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Marines move into Kosovo
NATO tries to work out a compromise over Russia's peace role

PRISTINA, Yugoslavia -- More than 1,200 U.S. Marines began moving into Kosovo Monday to take up positions in what will become the U.S.-controlled zone of the Yugoslav province. Diplomats struggled to find a compromise with Russia over its role in the peacekeeping operation.

NATO said more than 14,300 allied troops have entered Kosovo in the three days since the international peace mission began, with up to 200 flowing in every hour. The allied forces fanning out across the province began to uncover evidence of atrocities.President Slobodan Milosevic, in his first public appearance since he agreed to a peace plan last week, said Monday that the worst was over for Yugoslavia and that it was time to start rebuilding.

"The most difficult 11 weeks in our history are behind us," the state-run Tanjug news agency quoted him as saying at a ceremony to launch the rebuilding of a Danube River bridge destroyed by NATO missiles in the northern town of Beska.

NATO played down the standoff with Russian soldiers who have taken control of the airport in Pristina, the provincial capital of Kosovo.

NATO's spokesman said British commander Lt. Gen. Michael Jackson, who helped negotiate the peace deal with Yugoslavia, was holding talks with the leader of the Russian troops in Pristina.

"There is no friction at all," Jamie Shea said, denying Russia's control of the airport was hindering NATO's deployment. "For NATO, the airport is not needed at this stage."

NATO said the allies would set up NATO's forward tactical headquarters south of Pristina.

Jackson told reporters in Pristina Monday that a "relatively small force . . . an advance party" of Russians made up the Pristina airport contingent and said he had no fear the situation would worsen.

Shea said NATO troops already in Kosovo included 4,300 British, 2,800 French, 2,500 Germans, 2,300 Italians and 2,100 Americans.

He confirmed NATO soldiers shot to death two Serbs who threatened them Sunday, while the weekly newsmagazine Stern identified two German journalists killed in southern Kosovo by gunmen as a staff photographer and reporter. The magazine said its translator was missing.

The Foreign Ministry retracted its report earlier Monday that the body of a third person carrying German press credentials was found near Suva Reka, where the Stern reporters were shot. The error was the result of confusion over the location of Sunday's shooting.

Stern identified the staffers killed near Dulje as photographer Volker Kraemer, 56, and reporter Gabriel Gruener, 35.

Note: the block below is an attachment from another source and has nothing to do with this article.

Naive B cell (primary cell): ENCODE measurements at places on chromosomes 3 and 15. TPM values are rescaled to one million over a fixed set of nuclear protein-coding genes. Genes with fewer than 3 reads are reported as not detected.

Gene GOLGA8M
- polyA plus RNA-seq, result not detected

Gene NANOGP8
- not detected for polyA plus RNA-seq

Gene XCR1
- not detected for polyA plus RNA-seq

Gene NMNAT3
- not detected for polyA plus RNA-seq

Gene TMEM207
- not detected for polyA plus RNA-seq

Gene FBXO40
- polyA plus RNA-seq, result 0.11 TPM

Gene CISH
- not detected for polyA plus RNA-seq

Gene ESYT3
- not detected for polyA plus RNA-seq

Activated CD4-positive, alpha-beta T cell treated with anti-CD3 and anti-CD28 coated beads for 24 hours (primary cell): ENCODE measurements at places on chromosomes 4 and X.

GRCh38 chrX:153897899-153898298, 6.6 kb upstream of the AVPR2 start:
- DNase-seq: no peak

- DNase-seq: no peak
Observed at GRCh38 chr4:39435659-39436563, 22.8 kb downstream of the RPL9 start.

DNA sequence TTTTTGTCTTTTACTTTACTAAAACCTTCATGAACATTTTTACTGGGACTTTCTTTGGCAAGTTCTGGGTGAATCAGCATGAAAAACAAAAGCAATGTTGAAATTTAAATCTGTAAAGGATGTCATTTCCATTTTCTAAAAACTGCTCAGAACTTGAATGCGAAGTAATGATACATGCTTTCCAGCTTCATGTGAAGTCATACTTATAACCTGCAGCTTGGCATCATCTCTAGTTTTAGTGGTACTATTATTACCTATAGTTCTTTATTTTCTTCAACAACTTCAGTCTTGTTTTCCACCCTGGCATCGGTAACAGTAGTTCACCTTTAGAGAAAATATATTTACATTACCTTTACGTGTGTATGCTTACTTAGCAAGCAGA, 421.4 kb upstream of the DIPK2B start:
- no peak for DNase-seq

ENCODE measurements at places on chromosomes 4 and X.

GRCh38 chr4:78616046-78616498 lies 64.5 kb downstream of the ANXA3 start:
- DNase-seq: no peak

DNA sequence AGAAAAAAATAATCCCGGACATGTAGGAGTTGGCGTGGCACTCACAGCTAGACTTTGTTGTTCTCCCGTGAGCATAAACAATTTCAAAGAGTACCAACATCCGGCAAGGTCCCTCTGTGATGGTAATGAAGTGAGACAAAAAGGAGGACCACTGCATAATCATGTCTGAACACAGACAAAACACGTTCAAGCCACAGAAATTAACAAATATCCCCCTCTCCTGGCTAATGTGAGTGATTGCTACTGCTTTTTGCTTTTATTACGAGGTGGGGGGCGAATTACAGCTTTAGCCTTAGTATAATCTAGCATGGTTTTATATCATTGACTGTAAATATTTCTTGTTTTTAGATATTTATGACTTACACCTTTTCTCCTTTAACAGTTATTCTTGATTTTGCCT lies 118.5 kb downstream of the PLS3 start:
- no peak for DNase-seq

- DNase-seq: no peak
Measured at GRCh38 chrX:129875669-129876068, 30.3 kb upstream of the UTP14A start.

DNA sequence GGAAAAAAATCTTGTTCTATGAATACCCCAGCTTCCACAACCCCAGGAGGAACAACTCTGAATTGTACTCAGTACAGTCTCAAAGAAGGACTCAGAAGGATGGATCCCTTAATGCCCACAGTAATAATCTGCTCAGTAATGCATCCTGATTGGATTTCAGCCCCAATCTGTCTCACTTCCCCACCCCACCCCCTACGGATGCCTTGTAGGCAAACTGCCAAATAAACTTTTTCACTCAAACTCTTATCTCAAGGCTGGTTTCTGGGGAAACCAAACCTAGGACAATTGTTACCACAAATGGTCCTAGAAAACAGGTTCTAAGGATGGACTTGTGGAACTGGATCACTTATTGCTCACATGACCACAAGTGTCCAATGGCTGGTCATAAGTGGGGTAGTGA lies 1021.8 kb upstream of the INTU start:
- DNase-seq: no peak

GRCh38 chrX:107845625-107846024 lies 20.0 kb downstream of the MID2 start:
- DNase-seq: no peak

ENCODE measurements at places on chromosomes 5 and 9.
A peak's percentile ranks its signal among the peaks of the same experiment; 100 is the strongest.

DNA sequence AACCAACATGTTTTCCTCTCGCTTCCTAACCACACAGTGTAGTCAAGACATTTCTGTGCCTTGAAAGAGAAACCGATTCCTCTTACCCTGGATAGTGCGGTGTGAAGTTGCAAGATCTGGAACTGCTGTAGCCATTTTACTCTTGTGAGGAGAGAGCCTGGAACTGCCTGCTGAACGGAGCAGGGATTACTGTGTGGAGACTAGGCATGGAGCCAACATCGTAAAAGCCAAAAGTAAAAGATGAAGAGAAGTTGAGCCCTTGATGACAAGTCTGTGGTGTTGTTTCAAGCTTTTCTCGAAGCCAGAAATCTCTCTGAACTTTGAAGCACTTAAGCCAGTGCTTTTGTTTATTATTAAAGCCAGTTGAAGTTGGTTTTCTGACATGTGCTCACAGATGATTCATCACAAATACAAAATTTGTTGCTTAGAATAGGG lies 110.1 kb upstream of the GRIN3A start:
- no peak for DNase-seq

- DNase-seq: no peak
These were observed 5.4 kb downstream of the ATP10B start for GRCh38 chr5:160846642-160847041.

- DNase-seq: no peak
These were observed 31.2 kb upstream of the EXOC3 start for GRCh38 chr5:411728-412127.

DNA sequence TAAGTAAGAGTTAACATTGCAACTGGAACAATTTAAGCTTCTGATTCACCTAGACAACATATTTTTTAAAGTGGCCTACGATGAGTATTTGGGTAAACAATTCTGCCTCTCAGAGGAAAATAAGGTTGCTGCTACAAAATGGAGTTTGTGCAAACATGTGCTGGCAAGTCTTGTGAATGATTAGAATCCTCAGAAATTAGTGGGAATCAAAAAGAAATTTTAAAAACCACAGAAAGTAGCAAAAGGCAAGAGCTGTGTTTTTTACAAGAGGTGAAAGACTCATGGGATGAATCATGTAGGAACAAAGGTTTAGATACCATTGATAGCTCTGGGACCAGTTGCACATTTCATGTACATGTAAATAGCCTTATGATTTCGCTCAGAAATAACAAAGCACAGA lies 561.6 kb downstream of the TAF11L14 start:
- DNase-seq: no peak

"We are shocked and at a loss. The two colleagues were among the most experienced and sensible reporters at Stern," Stern's chief editor Michael Maier said.

The Marines' convoy moved at first light Monday from Macedonia.

One group of Marines on the main road to Pristina ducked into combat position behind its vehicles when it heard gunfire coming from houses a quarter-mile away.

"We were all a little edgy going in. We've got our guard up," said Cpl. Will Rapier, 20, of Paintsville, Ky., with the 3rd Battalion, 8th Marines. "We just hope to get this thing over so we can all go home."

President Clinton and Russian President Boris Yeltsin spoke again Monday about continuing Kosovo issues, the Interfax news agency reported.

In an hourlong conversation Sunday, the two leaders agreed that their generals should work out a role for the 200 Russian soldiers already in Kosovo while negotiating arrangements for a larger Russian contingent, White House spokesman Mike Hammer said.

The NATO peacekeeping mission saw its first casualties Sunday: two armed men shot dead by soldiers in separate incidents.

British paratroopers fatally shot a Yugoslav police reservist in Pristina after the man fired at a NATO patrol, the alliance said.

In Prizren, the province's second-largest city, German troops responded to heavy sniper fire, killing an armed man and wounding another. They also had to cool a confrontation between rock-throwing Albanians and retreating Serb militiamen.

British troops reported finding 81 graves thought to contain the remains of massacre victims in Kacanik, a town in southern Kosovo (see story on A4).

Under an agreement reached between Yugoslavia and NATO, Yugoslav troops and Serb paramilitaries are to withdraw from Kosovo by June 20. The alliance said about 10,000 Serb military personnel had left the province -- one-quarter of the forces in Kosovo.

The Kosovo Albanian fighters were quick to use the Serb pullout to take control of as much as possible of the province, kidnapping three Serb miners and a driver and taking over the Morini crossing point on the Albanian border.

Clutching teddy bears, pet dogs and rifles, Serb citizens and soldiers streamed out of Kosovo's second-largest city Monday, many fearing reprisals for the repression of their Albanian neighbors.

With belongings lashed to the top of their cars, the new refugees said they were heading north to Pristina or all the way to Serbia proper. Many were lifelong residents of Prizren.

"We are trying to tell people not to leave, but they are scared of the UCK," said Ugliesa Popovic, a Serb theology professor, using the Albanian acronym for guerrillas of the Kosovo Liberation Army.